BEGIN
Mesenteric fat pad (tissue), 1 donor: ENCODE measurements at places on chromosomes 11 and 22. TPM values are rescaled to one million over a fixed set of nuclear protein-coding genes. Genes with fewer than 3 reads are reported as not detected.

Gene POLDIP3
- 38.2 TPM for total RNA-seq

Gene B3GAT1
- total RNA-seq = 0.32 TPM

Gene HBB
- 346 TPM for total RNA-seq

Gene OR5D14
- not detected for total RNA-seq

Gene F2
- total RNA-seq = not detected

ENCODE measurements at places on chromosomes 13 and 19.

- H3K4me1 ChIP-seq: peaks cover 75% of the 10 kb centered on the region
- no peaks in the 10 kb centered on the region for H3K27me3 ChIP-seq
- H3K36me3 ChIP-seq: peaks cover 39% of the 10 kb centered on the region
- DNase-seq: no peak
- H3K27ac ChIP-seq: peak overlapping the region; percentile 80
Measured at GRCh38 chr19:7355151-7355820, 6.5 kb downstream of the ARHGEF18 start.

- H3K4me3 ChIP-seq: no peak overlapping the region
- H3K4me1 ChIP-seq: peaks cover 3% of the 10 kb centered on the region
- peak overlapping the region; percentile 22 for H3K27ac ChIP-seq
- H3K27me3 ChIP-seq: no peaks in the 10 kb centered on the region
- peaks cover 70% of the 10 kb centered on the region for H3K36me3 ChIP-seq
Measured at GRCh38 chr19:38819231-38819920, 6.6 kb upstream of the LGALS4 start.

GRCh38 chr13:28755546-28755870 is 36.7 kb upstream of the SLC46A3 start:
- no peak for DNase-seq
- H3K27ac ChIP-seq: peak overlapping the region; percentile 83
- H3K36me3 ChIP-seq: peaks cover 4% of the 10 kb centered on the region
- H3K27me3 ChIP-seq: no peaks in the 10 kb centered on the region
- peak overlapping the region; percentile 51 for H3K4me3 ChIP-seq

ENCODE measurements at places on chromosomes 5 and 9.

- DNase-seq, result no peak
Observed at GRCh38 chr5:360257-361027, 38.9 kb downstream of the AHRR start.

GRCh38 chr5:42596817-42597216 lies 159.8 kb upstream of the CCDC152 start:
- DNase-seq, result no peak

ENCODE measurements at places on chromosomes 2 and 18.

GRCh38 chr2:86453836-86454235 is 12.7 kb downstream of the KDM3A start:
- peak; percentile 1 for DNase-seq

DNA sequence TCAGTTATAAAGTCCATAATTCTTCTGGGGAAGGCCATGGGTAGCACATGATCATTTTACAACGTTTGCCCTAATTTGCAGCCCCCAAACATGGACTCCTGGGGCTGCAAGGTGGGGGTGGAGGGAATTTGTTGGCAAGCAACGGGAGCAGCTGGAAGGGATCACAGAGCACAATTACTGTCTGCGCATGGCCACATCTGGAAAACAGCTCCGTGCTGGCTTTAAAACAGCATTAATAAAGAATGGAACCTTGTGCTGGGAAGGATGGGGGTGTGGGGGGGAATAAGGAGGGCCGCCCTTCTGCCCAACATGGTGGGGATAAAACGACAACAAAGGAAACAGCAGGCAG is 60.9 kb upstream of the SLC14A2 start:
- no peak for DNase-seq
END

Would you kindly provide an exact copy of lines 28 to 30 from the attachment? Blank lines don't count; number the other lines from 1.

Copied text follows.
- H3K36me3 ChIP-seq: peaks cover 4% of the 10 kb centered on the region
- H3K27me3 ChIP-seq: no peaks in the 10 kb centered on the region
- peak overlapping the region; percentile 51 for H3K4me3 ChIP-seq